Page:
Posts published on April 14, 2016
Wealthy students who enroll in remedial courses at private, nonprofit four-year universities take more remedial classes than low-income students. That trend, Michael Dannenberg said, likely points to private colleges’ interest in driving enrollment numbers and tuition dollars. While freshmen pay $3,000 on average for remedial coursework in their first year of college, students who attend private, nonprofit four-year institutions pay an extra $12,000.
“For many colleges, admissions and financial aid are about revenue maximization and enrollment management first, and education second,” Dannenberg said. “What is likely happening is that private colleges are seeking out high-paying wealthy students even when they’re less academically qualified than low-income students.”
The report also made mention of the more rigorous Common Core State Standards, which both Education Post and Education Reform Now support, and the opt-out movement that has largely been dominated by affluent white students. Nguyen Barry said the movement to sit out standardized testing illustrates a “disconnect” between perceptions of high school quality and the reality of college preparation.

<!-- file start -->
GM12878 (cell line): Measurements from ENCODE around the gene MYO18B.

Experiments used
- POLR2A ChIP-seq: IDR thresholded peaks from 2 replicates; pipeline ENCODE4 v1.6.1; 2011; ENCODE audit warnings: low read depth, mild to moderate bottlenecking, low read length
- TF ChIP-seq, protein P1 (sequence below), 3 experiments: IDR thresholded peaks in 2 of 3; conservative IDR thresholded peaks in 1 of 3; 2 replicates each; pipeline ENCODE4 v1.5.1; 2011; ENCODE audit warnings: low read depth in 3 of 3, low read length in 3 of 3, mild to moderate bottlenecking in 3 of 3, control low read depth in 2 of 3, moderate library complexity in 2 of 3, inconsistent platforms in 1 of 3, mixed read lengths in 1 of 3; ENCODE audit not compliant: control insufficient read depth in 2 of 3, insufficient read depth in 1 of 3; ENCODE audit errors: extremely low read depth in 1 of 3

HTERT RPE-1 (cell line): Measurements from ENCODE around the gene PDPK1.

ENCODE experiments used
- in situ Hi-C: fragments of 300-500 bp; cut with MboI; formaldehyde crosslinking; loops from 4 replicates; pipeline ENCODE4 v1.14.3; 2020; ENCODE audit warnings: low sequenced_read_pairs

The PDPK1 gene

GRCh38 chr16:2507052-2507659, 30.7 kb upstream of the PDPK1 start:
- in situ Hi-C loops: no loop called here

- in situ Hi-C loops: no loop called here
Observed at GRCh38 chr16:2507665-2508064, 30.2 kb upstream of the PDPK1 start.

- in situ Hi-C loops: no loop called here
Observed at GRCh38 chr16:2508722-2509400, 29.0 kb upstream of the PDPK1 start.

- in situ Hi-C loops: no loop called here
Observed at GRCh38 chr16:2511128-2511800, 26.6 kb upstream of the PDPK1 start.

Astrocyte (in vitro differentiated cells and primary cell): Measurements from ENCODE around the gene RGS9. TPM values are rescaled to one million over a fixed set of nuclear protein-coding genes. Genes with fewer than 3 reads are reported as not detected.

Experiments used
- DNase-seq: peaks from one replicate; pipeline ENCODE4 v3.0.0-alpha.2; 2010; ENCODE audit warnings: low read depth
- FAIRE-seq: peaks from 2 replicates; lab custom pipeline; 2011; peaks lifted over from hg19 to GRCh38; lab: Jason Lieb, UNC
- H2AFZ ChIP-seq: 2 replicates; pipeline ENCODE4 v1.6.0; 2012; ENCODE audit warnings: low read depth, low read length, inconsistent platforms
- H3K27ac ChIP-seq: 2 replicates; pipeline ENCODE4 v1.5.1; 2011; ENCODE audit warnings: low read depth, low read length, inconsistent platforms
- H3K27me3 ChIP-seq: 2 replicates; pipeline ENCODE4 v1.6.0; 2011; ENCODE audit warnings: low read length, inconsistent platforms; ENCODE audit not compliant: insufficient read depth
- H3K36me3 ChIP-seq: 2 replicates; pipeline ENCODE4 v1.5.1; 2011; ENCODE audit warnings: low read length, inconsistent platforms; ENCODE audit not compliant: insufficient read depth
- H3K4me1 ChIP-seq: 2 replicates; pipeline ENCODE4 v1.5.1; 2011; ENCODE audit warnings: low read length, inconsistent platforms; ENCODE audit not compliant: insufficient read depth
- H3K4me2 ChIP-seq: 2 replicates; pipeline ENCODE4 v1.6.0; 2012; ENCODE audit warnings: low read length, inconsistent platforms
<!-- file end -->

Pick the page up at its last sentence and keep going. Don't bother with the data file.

“We’ve seen over and over again that parents, by and large, think their own schools are doing well but think overall schools nationally are in need of reform,” she said. “We just worry that if that complacency builds or expands, it’s both going to hurt the pocketbooks of the upper middle-class and the wealthy, and it also impedes greater efforts to improve student preparation.”
Hidden High School to College Remediation & Dropout Costs
APRIL 11TH, 2016
By Mary Nguyen Barry and Michael Dannenberg
Check out a fast PowerPoint of our latest report on how half a million college freshmen from all income backgrounds – including middle class and wealthy backgrounds – attending all types of colleges pay an extra $1.5 billion a year out-of-pocket for content they should have learned in high school. Here are all the numbers you need to know in 9 simple charts.